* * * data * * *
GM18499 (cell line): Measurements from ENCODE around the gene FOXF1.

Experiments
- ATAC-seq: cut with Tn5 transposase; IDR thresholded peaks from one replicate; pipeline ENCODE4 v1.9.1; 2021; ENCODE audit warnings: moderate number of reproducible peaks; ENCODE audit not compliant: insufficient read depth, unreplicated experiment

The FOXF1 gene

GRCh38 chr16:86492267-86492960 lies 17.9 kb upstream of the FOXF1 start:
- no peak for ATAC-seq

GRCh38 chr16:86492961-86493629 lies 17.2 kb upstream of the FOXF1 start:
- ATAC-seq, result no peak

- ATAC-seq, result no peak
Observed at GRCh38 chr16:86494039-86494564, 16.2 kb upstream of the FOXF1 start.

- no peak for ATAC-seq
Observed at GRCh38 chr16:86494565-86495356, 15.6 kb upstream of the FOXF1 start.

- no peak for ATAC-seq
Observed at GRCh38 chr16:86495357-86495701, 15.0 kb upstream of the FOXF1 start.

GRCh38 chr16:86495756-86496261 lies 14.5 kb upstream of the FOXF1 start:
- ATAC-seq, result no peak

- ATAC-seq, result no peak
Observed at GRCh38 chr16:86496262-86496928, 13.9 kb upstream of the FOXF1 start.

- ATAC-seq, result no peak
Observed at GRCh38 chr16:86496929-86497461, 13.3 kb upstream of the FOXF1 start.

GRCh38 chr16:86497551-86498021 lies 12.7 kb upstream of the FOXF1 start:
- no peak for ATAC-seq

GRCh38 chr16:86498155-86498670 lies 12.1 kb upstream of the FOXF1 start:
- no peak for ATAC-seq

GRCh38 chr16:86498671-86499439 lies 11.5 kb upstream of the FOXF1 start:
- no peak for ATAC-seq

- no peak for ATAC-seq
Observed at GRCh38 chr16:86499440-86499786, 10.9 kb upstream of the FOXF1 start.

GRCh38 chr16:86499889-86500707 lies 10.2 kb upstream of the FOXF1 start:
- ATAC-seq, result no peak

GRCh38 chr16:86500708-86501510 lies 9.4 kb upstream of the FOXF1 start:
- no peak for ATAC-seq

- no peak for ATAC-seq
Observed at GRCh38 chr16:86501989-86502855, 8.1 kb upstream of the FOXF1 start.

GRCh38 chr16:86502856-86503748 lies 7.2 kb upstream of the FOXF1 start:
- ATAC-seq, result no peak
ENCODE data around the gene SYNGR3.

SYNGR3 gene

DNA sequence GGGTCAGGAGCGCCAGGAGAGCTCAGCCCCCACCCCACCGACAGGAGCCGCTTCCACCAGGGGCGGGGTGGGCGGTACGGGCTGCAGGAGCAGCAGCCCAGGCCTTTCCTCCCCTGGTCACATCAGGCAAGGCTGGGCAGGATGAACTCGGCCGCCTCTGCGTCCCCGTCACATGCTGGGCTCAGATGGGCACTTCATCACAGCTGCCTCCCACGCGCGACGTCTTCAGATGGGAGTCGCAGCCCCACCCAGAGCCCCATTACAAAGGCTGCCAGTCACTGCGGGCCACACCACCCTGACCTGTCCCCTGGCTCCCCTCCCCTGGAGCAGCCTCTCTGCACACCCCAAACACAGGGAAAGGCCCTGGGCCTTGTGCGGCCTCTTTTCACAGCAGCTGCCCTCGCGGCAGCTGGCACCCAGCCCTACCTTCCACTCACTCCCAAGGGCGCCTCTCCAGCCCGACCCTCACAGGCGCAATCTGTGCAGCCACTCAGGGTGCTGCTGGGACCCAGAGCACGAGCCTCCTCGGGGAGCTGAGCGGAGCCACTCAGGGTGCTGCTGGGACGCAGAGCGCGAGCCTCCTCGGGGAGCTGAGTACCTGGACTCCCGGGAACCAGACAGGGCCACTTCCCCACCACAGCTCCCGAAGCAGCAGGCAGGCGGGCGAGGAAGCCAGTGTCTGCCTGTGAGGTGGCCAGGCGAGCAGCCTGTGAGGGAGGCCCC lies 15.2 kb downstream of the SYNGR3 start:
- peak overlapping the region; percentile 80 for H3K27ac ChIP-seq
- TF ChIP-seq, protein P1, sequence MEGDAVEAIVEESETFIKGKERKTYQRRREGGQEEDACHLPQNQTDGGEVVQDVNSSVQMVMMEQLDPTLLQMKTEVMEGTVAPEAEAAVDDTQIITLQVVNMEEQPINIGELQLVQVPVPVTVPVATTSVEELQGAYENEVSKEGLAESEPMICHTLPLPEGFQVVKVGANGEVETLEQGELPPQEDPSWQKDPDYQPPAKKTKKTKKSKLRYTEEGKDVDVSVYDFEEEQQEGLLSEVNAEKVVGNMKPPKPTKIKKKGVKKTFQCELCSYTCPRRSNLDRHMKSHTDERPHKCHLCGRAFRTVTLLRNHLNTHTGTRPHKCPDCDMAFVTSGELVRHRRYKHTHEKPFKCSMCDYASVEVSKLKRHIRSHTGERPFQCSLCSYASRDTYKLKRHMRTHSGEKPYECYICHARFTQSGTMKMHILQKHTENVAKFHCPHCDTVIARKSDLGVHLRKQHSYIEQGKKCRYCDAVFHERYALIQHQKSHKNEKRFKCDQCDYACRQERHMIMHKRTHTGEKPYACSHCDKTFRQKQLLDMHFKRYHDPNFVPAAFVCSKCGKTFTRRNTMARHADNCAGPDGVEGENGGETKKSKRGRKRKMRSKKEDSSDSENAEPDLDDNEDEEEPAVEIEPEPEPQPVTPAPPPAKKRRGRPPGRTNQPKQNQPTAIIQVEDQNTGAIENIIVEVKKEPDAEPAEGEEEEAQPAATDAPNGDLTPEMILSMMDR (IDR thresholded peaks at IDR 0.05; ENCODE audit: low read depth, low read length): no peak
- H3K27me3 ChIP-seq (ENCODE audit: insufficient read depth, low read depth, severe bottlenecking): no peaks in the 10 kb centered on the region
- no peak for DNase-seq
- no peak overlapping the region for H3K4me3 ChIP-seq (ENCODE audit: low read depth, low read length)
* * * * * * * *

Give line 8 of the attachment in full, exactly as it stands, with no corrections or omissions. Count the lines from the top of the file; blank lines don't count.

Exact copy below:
- ATAC-seq, result no peak